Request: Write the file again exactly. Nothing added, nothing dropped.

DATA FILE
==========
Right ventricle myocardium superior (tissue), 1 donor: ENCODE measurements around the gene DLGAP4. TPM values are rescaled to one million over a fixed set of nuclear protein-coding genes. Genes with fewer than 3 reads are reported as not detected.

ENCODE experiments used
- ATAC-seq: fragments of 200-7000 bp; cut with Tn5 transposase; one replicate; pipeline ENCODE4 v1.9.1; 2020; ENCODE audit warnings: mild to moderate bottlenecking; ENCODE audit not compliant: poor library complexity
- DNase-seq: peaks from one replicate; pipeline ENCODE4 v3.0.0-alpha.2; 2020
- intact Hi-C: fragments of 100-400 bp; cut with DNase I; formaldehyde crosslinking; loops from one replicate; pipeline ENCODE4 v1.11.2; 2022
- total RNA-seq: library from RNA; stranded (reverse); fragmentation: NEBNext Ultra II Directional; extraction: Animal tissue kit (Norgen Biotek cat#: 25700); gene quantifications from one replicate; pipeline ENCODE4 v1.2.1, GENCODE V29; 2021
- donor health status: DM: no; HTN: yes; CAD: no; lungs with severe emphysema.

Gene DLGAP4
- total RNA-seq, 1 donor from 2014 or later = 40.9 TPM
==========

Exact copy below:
Right ventricle myocardium superior (tissue), 1 donor: ENCODE measurements around the gene DLGAP4. TPM values are rescaled to one million over a fixed set of nuclear protein-coding genes. Genes with fewer than 3 reads are reported as not detected.

ENCODE experiments used
- ATAC-seq: fragments of 200-7000 bp; cut with Tn5 transposase; one replicate; pipeline ENCODE4 v1.9.1; 2020; ENCODE audit warnings: mild to moderate bottlenecking; ENCODE audit not compliant: poor library complexity
- DNase-seq: peaks from one replicate; pipeline ENCODE4 v3.0.0-alpha.2; 2020
- intact Hi-C: fragments of 100-400 bp; cut with DNase I; formaldehyde crosslinking; loops from one replicate; pipeline ENCODE4 v1.11.2; 2022
- total RNA-seq: library from RNA; stranded (reverse); fragmentation: NEBNext Ultra II Directional; extraction: Animal tissue kit (Norgen Biotek cat#: 25700); gene quantifications from one replicate; pipeline ENCODE4 v1.2.1, GENCODE V29; 2021
- donor health status: DM: no; HTN: yes; CAD: no; lungs with severe emphysema.

Gene DLGAP4
- total RNA-seq, 1 donor from 2014 or later = 40.9 TPM